A uniportal thoracoscopic major pulmonary resections
Mitsuhiro Kamiyoshihara, Takashi Ibe, Natsuko Kawatani, Hitoshi Igai.
Maebashi Red Cross Hospital, Maebashi, Japan.
OBJECTIVE: The preferred thoracoscopic approach to lung resection varies among surgeons. Typically, three or four incisions are required. We have a fundamental commitment to “reduced-port surgery”, and our approach has evolved from a three-incision method to use of a single incision 3-3.5 cm in length. Herein, we report our early experience (2 years) with uniportal thoracoscopic major pulmonary resections.
METHODS: We analyzed the outcomes of successful uniportal thoracoscopic lobectomies and anatomical segmentectomies with special reference to the methodologies employed, and whether conventional instruments were used. However, we prefer the following techniques: the shaft-on-shaft approach, the pulley method, one-hand encircling, one-hand exposure, extra vessel exposure, and “move-the -ground”.
RESULTS: Of 14 attempted uniportal approaches to major lung resections (primary lung cancer in 11 patients and metastatic cancer in 3), 11 were successfully completed (in 3 patients, the operations were converted to three-port approaches. The procedures included eight lobectomies (right lower in five cases, left lower in one, right upper in one, and right middle in one) and three segmentectomies (one each in the right S6 region, the left basal, and the left lingular). The median surgical time was 180 min; the median duration of chest tube residence 2 days; and the median hospital stay 4 days. No major complication developed and no hospital death was recorded.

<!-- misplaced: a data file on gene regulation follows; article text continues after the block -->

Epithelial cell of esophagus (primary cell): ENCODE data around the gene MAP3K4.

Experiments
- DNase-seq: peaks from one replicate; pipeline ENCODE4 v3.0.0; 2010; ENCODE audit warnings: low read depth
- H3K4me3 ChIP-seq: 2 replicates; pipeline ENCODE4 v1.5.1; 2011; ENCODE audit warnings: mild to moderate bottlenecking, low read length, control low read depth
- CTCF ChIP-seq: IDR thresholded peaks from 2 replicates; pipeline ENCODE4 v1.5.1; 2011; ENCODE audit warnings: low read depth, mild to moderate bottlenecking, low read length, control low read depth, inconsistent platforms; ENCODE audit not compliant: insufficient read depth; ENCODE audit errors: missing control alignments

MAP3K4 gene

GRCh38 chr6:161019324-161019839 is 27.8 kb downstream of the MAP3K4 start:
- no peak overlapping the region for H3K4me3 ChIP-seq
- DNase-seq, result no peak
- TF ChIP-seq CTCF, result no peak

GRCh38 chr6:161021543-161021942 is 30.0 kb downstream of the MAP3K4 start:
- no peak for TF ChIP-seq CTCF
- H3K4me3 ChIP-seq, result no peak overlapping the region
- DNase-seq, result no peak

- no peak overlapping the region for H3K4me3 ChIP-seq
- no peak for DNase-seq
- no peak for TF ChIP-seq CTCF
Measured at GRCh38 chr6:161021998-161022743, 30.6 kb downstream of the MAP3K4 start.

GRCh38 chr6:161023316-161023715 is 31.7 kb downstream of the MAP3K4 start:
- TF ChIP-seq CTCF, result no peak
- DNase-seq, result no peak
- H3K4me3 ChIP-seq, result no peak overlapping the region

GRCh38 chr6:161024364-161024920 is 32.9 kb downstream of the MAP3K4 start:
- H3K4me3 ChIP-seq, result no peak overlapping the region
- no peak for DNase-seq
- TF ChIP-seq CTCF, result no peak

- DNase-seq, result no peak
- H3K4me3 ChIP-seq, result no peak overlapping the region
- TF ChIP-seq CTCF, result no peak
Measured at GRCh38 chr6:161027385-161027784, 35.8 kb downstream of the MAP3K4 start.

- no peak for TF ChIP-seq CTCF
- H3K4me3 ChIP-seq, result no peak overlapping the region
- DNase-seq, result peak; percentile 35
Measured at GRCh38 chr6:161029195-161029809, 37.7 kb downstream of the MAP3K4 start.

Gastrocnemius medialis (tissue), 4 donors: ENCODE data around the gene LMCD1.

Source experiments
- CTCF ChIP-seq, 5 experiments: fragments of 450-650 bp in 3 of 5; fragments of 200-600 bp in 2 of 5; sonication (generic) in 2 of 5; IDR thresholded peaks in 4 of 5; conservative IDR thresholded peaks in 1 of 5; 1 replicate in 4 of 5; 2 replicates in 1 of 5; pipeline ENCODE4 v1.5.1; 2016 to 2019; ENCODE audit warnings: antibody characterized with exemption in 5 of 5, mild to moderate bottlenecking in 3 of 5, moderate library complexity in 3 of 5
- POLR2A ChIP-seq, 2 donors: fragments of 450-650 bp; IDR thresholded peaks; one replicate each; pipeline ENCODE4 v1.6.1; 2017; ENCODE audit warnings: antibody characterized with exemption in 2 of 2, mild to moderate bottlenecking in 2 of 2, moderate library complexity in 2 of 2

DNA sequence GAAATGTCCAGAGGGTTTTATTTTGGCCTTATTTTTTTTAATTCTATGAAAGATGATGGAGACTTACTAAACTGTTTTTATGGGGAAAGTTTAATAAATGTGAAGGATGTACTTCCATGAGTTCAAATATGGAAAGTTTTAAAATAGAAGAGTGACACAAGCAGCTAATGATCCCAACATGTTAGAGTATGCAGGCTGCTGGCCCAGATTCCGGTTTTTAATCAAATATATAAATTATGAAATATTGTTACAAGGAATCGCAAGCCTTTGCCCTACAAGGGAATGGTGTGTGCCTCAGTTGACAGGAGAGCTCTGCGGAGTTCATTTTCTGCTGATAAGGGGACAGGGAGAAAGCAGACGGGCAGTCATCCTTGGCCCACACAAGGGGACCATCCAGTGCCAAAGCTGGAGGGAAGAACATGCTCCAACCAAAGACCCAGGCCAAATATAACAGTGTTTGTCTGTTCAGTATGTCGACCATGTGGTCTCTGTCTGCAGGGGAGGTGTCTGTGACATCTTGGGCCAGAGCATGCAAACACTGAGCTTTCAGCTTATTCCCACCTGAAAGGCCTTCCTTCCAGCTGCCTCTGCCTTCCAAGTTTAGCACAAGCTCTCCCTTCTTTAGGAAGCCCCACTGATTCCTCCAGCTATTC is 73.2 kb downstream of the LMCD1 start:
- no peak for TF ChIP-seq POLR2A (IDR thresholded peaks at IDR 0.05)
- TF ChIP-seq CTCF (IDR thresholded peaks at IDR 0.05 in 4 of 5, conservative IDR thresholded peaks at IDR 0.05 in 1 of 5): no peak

CONCLUSIONS: Uniportal thoracoscopic anatomical resection is feasible, safe, and affords good perioperative results. However, the selection criteria for the approach will limit the use thereof.
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